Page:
Dr. Eggman writes: Ars Technica reports on an interesting new study that suggests not only that certain areas of the mouse genome undergo more changes, but that changes to those areas are more tolerable by the organism than changes in other areas. Recently published in Nature Genetics, the study examined the certain copy number variations of the C57Bl/6 strain in mice that have been diverging for less than 1,000 generations. The results were a surprising number of variations that arose in the short amount of time as well as the notable number of times certain regions were affected. Of the 38 CNVs they looked at in detail, 18 arose more than once, and 10 of those underwent copy number changes more than twice. While the study does not address it, Ars Technica goes on to recount suggestions that genomes evolved to the point where they work well with evolution. That organisms with certain genes, that in specific doses will affect an organism's ability to adapt to environmental changes, may be selected because those genes appear in regions of unstability and therefore give it a faster adaptability rate.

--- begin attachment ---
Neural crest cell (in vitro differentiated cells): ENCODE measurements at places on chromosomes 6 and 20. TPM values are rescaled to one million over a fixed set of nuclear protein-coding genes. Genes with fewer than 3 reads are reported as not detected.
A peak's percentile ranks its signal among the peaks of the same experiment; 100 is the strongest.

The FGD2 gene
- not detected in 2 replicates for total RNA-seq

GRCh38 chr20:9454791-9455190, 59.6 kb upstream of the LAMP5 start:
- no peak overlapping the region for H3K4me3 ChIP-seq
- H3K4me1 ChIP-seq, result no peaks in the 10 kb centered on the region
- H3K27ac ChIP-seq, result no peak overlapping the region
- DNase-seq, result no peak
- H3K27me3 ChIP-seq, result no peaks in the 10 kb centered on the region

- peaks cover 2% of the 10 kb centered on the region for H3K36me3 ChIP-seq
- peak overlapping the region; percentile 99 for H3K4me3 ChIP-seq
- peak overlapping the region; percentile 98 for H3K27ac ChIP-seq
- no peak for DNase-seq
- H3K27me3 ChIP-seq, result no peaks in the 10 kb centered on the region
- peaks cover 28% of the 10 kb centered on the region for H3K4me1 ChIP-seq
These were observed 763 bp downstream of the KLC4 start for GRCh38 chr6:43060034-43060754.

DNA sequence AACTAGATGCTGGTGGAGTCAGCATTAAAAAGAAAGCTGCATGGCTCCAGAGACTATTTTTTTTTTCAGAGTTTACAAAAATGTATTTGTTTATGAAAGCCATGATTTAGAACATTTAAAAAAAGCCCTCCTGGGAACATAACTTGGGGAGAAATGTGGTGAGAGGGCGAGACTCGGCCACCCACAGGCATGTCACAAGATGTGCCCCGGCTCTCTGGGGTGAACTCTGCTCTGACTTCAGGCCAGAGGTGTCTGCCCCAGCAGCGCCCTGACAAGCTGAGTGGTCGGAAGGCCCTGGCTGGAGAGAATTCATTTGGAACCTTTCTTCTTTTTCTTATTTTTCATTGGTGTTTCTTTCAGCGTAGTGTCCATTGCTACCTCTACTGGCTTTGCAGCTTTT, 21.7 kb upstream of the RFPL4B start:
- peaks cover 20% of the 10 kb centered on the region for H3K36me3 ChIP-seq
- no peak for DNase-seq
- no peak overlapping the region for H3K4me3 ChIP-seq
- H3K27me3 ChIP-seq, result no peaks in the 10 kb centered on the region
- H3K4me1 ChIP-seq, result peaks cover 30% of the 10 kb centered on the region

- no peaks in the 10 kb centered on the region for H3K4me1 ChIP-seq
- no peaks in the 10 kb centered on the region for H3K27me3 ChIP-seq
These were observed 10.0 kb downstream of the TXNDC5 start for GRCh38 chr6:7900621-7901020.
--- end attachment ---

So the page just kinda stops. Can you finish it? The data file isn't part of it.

Repel them. Repel them. Induce them to relinquish the spheroid.
- Indiana University fans' chant for their perennially bad football team